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designed by Kim Guzman
Technique: Regular Crochet
The Sampler Shawl was originally published in Crochet! magazine in the January 2009 edition. After about a year, the rights reverted back to Caron yarns and they posted it on their website as Aran Wrap. After Spinrite purchased Caron yarns, the pattern was moved to Yarnspirations. With all that moving around and republishing, there are bound to be mistakes here and there. Here is errata to help out with the pattern.
Note that the hook size has been omitted from the PDF. Suggested hook size is I (5.5mm), but it may be necessary to go up to a J or K to meet gauge.
In Strip 2, row 42 ends with a row 28 repeat. Row 43 should read as follows:
Row 43: Ch 1, sc in first sc, ch 1, sk dc, sc in next ch-1 sp, [ch 1, sc in next ch-1 sp] across, ch 1, sc in last st, turn.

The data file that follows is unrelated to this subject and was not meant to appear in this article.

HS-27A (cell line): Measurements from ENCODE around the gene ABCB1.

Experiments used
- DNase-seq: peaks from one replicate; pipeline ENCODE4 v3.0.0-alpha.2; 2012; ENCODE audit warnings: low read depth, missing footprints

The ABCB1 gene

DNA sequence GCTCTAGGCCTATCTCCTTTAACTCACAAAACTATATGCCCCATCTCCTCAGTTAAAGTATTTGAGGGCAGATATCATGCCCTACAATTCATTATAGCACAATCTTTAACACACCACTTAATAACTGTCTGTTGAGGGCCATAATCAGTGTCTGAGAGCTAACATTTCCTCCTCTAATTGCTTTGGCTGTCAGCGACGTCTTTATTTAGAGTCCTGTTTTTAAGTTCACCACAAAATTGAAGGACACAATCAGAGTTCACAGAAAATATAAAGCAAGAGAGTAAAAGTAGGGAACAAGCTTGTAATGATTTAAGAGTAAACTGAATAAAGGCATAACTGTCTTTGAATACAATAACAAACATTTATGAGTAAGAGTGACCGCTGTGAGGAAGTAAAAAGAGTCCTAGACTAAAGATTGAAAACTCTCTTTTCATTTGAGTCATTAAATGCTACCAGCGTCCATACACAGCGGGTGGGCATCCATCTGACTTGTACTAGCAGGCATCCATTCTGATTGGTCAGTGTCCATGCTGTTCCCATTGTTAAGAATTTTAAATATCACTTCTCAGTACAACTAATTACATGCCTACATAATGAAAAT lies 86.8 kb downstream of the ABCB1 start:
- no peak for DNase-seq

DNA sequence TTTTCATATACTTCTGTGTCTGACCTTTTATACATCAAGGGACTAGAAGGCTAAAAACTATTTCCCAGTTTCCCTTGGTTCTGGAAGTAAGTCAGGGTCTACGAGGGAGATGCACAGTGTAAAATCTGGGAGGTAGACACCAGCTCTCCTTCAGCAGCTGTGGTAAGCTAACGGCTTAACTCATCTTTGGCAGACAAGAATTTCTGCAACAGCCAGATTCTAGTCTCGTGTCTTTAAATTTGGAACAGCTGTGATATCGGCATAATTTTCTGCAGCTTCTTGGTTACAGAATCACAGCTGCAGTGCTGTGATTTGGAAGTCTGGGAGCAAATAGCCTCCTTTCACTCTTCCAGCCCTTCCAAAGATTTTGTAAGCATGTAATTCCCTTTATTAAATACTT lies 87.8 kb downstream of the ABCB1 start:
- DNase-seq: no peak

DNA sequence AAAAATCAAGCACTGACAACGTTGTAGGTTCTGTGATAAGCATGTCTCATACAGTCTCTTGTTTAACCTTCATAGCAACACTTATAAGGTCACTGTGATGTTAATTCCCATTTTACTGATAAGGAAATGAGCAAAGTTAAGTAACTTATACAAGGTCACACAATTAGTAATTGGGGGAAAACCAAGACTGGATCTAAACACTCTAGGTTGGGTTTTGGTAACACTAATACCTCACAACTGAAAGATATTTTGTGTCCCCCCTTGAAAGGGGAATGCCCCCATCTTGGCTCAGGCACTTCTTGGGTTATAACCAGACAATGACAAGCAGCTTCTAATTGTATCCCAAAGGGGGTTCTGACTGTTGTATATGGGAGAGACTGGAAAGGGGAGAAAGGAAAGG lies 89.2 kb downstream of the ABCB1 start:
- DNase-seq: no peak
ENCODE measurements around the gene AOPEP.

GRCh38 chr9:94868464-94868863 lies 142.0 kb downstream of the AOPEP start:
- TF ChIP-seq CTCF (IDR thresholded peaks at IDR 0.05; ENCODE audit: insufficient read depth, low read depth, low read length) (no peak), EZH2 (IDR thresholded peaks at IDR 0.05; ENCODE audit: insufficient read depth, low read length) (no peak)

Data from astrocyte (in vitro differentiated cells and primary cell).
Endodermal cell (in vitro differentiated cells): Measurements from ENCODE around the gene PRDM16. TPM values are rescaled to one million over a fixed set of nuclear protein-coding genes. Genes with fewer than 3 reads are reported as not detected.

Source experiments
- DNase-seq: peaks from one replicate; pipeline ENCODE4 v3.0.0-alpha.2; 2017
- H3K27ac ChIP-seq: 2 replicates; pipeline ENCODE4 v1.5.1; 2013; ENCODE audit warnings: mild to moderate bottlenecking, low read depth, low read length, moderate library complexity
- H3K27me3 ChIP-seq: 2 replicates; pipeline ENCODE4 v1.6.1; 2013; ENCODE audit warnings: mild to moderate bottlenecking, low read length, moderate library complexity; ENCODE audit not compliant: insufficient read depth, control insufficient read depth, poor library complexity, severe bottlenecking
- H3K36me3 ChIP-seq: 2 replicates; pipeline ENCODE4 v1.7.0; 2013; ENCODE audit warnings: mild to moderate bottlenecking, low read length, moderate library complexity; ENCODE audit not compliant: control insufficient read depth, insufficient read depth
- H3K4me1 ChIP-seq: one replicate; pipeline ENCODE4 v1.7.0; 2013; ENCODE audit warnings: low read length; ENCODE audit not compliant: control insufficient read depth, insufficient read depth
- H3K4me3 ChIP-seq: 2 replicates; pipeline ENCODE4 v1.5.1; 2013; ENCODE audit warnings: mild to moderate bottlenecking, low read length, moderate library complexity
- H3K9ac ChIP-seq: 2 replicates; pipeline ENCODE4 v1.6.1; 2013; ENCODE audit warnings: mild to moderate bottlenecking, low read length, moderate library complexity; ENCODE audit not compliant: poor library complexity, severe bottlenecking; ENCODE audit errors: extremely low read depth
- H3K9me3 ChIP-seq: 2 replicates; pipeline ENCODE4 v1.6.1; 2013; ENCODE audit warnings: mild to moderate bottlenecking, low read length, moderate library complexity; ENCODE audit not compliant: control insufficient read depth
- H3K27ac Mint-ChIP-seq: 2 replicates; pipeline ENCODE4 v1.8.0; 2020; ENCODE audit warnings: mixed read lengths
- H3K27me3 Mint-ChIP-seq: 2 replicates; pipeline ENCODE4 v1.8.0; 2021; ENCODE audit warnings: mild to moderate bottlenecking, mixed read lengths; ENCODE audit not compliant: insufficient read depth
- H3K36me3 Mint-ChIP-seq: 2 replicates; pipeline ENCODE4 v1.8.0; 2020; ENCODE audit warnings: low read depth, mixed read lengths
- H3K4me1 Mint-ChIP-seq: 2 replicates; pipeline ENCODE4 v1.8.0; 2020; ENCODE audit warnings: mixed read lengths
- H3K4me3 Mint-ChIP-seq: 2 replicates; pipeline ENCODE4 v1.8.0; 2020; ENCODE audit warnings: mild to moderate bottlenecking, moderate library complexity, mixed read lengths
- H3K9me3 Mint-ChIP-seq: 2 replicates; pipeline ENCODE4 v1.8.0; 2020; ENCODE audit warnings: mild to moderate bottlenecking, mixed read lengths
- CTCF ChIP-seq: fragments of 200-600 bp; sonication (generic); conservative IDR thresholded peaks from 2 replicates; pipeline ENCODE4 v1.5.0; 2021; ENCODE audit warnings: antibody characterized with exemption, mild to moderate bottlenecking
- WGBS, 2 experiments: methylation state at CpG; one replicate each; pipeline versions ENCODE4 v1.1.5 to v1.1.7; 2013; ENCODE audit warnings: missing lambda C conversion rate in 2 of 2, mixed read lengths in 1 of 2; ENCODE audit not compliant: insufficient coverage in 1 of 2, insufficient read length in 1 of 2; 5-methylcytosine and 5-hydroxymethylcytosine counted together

For Pattern Writers
After looking at this pattern, I realize now what happened and why my instructions were changed. I’m noting this information here for pattern writers as my learning experience.
In this pattern, I have the following:
Rows 30–42: Repeat Rows 28 and 29.
Believe it or not, that was the cause of the change in row 43. It looks so innocent, doesn’t it? What the tech editor didn’t notice is that this repeat ends with a row 28 (not row 29). When she decided that it ended with row 29, she tried to “fix” row 43, never realizing her mistake. Row 43 should have never been changed.
Now, for the pattern writers: Here is the way I should have written this instruction so that there would have been no confusion or “fixing.”
Rows 30-41: Repeat Rows 28 and 29.
Row 42: Repeat Row 28.
See that change? I’ve made it very clear that the repeat ends with a row 28. Either way is obviously correct but, the second way would have been more clear for the tech editor and she wouldn’t have changed row 43.
Just to be clear, this was a super easy mistake to make. I completely get it. When I pulled out my yarn tonight and tried to find this error, I made exactly the same mistake at first. I’m just providing this information because it’s helpful to pattern writers to know where to look for mistakes and how to deal with them or, alternatively, how to avoid them.